The nearly 170-year-old drug maker, with a presence in about 56 countries, said on Friday it expects to report half-year results slightly above its forecast as its manufacturing unit benefited from the restart of heparin sales to third party customers.
At 0856 GMT, shares in Aspen were 3.11% firmer at 110.88 rand, having risen as high as 113.72 rand, and on course for their biggest one-day gain since December 17.
The market also cheered Aspen for lowering its debt to about 38 billion rand ($2.53 billion) by Dec.31. The firm said its leverage ratio, which assesses the ability of a firm to meet its financial obligations, is likely to end between 3.50x and 3.60x against a covenant threshold of 4.0x, the firm added.
Aspen said assuming the net proceeds from the sale of its Japanese business to Swiss drugmaker Novartis were received on Dec.31, the leverage ratio would have been between 3.20x and 3.30x.
Investors have been concerned about Aspen's debt in the last two years after levels moved close to breaching debt covenants.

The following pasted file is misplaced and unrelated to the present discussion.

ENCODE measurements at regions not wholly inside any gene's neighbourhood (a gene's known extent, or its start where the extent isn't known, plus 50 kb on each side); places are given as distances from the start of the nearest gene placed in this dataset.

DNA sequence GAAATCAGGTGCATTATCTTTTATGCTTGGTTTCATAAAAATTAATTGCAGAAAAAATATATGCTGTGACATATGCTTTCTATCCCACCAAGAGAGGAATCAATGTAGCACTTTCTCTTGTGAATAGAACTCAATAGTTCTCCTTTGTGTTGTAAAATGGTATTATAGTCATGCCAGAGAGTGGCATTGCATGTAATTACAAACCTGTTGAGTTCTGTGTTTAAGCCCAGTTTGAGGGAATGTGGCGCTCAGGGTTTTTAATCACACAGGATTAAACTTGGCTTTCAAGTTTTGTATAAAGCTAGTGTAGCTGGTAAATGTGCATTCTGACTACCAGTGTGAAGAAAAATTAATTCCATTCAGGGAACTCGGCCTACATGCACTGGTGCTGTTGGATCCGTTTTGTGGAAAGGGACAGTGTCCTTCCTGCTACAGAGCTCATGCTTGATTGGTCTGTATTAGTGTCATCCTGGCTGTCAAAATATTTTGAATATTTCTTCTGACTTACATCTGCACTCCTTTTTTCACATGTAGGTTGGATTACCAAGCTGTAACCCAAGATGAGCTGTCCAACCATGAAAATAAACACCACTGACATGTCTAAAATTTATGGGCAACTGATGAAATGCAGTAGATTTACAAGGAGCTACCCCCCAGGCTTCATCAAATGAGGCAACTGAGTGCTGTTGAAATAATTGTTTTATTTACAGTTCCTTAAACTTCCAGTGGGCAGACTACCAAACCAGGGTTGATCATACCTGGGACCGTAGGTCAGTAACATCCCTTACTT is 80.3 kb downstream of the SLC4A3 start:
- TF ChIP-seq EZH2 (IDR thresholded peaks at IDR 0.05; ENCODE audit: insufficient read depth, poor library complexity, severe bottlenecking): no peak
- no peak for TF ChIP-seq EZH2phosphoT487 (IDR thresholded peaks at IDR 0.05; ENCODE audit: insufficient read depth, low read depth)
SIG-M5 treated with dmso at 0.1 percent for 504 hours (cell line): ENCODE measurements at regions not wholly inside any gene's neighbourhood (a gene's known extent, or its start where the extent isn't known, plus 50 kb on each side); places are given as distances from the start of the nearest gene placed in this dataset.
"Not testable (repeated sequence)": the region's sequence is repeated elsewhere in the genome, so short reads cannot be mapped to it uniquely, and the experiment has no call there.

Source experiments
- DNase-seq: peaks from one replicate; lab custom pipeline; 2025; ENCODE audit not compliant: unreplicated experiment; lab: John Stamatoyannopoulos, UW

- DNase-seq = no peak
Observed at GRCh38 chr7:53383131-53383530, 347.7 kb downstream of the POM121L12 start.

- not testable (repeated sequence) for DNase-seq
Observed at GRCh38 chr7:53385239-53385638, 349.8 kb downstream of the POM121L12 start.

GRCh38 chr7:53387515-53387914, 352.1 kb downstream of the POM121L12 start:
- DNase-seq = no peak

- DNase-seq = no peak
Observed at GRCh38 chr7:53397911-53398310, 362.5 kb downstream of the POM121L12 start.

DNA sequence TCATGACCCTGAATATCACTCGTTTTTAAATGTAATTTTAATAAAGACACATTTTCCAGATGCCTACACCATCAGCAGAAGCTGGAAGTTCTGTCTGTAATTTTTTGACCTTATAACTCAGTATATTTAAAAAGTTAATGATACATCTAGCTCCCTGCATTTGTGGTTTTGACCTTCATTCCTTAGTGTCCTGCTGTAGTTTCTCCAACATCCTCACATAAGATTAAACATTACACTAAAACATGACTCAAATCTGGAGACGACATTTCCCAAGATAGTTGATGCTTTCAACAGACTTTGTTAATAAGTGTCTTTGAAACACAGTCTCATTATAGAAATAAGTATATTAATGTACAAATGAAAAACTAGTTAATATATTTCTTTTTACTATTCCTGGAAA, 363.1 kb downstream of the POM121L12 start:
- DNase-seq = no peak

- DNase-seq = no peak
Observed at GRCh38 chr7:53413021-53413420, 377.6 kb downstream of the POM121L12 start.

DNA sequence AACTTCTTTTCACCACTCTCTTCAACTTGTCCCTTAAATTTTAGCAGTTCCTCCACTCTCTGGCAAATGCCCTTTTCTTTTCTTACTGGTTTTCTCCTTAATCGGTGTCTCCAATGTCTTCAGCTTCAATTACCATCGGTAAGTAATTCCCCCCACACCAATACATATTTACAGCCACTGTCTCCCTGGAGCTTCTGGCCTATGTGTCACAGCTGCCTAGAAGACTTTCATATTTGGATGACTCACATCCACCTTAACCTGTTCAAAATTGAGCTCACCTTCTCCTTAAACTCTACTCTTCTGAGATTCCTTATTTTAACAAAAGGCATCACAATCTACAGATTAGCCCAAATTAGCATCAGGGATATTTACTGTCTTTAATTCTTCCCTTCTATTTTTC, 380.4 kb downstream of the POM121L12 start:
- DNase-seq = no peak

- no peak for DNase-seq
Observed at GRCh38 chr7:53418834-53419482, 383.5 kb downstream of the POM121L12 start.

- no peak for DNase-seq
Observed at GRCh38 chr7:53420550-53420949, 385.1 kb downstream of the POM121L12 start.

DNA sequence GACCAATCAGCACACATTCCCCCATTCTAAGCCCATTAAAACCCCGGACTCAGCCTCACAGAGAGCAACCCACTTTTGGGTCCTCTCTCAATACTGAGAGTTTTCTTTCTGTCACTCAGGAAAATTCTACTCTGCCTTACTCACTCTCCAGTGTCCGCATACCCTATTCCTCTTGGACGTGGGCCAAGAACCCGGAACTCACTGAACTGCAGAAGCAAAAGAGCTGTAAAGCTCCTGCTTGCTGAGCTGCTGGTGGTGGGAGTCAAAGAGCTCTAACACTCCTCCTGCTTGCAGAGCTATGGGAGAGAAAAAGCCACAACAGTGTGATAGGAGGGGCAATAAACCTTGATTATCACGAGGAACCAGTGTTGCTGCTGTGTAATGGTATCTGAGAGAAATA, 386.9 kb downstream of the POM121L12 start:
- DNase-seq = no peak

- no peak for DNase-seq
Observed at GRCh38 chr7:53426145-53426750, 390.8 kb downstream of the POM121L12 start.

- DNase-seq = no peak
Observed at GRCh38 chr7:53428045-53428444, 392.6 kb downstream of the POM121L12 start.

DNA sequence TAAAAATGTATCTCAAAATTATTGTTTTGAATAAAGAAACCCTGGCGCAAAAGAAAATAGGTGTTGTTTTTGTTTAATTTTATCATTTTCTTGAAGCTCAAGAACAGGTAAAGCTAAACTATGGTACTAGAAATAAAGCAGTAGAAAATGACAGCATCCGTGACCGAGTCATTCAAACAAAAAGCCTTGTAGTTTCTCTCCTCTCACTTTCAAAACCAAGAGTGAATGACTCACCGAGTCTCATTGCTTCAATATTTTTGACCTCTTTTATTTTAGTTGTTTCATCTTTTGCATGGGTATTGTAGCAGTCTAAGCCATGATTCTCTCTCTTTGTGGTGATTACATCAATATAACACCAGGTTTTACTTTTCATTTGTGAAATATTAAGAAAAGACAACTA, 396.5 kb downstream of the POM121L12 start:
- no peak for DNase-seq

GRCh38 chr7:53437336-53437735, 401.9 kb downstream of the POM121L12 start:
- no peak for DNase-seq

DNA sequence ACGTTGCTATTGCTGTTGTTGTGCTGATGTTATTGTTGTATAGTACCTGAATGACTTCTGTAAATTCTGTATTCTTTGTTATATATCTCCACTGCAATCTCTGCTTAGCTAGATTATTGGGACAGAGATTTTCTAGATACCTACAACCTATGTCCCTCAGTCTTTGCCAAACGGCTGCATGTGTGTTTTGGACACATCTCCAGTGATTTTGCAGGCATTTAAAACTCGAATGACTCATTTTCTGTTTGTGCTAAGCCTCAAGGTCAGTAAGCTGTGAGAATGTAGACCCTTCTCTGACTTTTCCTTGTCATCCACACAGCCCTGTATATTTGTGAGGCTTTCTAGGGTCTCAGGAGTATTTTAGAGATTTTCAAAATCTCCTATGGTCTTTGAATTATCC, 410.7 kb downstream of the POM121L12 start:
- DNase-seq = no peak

In September it said it was aiming for a leverage ratio of less than 3.0x in the medium term as it bets on positive free cash flows and a substantial decline in planned capital expenditure after the 2020 financial year.
"The forced sale of the formula business and the Japanese business seems to have saved Aspen from a rights issue," Vestact Portfolio Manager, Byron Lotter said in a note.
"I expect the share price to react positively to this news. At these levels, it seems to be a good potential turn around story."
(Reporting by Nqobile Dludla; Editing by Kirsten Donovan)